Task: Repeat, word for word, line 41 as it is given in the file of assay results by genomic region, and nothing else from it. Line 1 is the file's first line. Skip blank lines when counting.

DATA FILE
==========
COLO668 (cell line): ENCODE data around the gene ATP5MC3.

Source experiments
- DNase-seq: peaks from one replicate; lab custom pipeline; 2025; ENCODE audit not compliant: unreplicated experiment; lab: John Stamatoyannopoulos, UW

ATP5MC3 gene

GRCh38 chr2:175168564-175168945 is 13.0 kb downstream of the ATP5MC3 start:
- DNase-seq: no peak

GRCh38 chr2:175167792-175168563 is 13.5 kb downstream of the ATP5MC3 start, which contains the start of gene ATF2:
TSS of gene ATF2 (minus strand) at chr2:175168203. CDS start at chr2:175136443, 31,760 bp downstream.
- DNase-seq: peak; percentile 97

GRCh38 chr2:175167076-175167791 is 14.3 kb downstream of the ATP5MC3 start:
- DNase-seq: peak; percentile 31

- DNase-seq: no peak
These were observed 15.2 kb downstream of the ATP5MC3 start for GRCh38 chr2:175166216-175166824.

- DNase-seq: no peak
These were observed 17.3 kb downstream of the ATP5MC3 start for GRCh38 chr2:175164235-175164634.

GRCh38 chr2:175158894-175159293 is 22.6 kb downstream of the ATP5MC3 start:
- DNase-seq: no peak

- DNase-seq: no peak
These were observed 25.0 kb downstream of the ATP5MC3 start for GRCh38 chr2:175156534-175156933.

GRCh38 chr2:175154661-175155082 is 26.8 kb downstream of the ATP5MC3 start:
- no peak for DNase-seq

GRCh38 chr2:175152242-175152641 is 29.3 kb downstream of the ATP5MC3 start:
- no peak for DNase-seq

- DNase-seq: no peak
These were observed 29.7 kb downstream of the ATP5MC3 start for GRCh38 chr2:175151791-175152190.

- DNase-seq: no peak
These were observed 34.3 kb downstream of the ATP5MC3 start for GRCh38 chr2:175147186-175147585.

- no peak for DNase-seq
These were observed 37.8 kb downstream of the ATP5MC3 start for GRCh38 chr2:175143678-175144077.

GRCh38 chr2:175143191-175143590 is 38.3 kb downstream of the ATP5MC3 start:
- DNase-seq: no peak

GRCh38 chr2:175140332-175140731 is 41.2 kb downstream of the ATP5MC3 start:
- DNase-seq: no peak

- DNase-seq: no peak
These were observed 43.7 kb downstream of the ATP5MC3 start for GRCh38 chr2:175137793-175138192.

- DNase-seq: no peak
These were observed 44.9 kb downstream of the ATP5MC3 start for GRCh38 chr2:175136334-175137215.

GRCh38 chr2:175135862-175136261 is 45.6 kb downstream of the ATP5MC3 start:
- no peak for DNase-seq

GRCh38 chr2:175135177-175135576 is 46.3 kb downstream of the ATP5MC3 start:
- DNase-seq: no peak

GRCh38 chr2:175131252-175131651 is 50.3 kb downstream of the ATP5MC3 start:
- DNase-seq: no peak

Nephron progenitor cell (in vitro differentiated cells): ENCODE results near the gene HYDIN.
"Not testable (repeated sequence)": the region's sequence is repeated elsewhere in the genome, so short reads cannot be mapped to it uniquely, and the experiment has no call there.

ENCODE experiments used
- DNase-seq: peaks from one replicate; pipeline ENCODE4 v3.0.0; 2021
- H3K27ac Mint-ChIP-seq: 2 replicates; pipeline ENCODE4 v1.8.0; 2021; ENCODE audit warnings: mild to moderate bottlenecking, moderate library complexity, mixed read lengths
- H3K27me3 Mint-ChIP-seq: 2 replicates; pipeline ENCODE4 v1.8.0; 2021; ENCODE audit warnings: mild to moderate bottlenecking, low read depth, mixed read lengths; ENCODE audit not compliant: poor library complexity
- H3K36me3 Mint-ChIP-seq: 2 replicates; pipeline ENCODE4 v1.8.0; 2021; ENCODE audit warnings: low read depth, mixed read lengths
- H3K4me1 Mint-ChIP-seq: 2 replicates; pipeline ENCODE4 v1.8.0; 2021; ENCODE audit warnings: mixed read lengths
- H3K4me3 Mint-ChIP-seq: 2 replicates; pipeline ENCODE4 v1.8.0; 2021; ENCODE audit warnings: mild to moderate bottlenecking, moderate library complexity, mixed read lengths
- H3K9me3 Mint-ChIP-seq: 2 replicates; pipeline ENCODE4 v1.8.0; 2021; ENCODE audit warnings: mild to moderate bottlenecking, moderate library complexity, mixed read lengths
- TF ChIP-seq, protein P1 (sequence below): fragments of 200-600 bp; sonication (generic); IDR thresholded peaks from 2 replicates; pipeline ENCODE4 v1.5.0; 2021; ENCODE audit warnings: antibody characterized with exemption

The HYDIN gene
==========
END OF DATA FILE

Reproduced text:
- DNase-seq: no peak